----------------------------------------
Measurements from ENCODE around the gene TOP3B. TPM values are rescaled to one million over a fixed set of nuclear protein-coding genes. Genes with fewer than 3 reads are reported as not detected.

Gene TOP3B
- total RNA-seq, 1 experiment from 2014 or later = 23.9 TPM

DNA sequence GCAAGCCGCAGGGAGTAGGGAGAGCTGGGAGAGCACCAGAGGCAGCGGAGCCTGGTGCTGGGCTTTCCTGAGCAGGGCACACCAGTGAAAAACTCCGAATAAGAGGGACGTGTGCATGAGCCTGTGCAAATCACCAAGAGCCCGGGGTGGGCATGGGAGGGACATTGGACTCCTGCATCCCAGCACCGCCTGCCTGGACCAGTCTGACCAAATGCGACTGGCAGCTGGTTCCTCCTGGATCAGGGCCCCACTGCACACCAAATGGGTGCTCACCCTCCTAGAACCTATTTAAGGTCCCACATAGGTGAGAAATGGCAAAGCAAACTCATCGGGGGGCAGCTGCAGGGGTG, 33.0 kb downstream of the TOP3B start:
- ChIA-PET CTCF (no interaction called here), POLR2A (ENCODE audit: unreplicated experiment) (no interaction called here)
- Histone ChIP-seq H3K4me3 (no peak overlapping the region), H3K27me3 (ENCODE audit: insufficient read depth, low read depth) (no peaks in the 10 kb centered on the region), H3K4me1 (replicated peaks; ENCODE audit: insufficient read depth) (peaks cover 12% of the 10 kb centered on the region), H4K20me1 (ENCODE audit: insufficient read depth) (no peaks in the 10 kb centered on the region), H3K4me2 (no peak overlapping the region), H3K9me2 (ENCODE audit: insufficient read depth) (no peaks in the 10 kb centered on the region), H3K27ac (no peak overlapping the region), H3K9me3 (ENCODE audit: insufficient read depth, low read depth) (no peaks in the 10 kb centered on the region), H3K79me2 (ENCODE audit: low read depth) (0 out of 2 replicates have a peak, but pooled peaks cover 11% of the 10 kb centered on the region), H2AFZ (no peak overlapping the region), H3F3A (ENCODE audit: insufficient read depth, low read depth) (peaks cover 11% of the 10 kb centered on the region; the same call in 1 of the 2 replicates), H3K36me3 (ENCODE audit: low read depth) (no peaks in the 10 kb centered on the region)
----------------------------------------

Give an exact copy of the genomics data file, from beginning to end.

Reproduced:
Measurements from ENCODE around the gene TOP3B. TPM values are rescaled to one million over a fixed set of nuclear protein-coding genes. Genes with fewer than 3 reads are reported as not detected.

Gene TOP3B
- total RNA-seq, 1 experiment from 2014 or later = 23.9 TPM

DNA sequence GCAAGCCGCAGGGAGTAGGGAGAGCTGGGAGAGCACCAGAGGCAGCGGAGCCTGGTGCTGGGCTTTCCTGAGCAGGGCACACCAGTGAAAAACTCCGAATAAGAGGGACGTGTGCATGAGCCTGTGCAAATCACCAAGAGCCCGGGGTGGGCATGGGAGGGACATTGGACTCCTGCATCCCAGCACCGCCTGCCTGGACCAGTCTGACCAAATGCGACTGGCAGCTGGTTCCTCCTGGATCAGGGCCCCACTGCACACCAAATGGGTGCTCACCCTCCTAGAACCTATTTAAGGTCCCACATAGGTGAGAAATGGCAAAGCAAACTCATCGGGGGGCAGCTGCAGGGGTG, 33.0 kb downstream of the TOP3B start:
- ChIA-PET CTCF (no interaction called here), POLR2A (ENCODE audit: unreplicated experiment) (no interaction called here)
- Histone ChIP-seq H3K4me3 (no peak overlapping the region), H3K27me3 (ENCODE audit: insufficient read depth, low read depth) (no peaks in the 10 kb centered on the region), H3K4me1 (replicated peaks; ENCODE audit: insufficient read depth) (peaks cover 12% of the 10 kb centered on the region), H4K20me1 (ENCODE audit: insufficient read depth) (no peaks in the 10 kb centered on the region), H3K4me2 (no peak overlapping the region), H3K9me2 (ENCODE audit: insufficient read depth) (no peaks in the 10 kb centered on the region), H3K27ac (no peak overlapping the region), H3K9me3 (ENCODE audit: insufficient read depth, low read depth) (no peaks in the 10 kb centered on the region), H3K79me2 (ENCODE audit: low read depth) (0 out of 2 replicates have a peak, but pooled peaks cover 11% of the 10 kb centered on the region), H2AFZ (no peak overlapping the region), H3F3A (ENCODE audit: insufficient read depth, low read depth) (peaks cover 11% of the 10 kb centered on the region; the same call in 1 of the 2 replicates), H3K36me3 (ENCODE audit: low read depth) (no peaks in the 10 kb centered on the region)